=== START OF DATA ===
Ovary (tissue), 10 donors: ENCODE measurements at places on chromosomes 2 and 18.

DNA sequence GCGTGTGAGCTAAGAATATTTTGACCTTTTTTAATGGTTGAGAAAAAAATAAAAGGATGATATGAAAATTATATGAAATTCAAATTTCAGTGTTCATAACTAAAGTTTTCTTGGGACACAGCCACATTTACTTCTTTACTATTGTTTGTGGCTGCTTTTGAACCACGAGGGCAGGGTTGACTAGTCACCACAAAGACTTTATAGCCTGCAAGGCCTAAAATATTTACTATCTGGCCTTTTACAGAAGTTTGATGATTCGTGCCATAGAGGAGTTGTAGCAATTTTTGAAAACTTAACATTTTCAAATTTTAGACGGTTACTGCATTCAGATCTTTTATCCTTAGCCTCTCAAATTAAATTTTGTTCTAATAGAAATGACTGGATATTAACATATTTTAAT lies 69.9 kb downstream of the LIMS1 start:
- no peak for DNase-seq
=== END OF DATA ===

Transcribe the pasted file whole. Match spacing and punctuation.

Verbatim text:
Ovary (tissue), 10 donors: ENCODE measurements at places on chromosomes 2 and 18.

DNA sequence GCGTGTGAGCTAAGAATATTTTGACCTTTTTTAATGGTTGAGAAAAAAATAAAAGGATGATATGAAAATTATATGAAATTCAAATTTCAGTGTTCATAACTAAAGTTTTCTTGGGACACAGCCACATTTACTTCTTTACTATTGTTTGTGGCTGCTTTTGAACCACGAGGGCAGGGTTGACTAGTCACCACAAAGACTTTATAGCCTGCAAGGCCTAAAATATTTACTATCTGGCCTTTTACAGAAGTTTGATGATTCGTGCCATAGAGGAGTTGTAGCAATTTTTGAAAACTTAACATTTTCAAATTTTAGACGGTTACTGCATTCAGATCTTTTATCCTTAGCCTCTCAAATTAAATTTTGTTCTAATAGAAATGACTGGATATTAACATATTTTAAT lies 69.9 kb downstream of the LIMS1 start:
- no peak for DNase-seq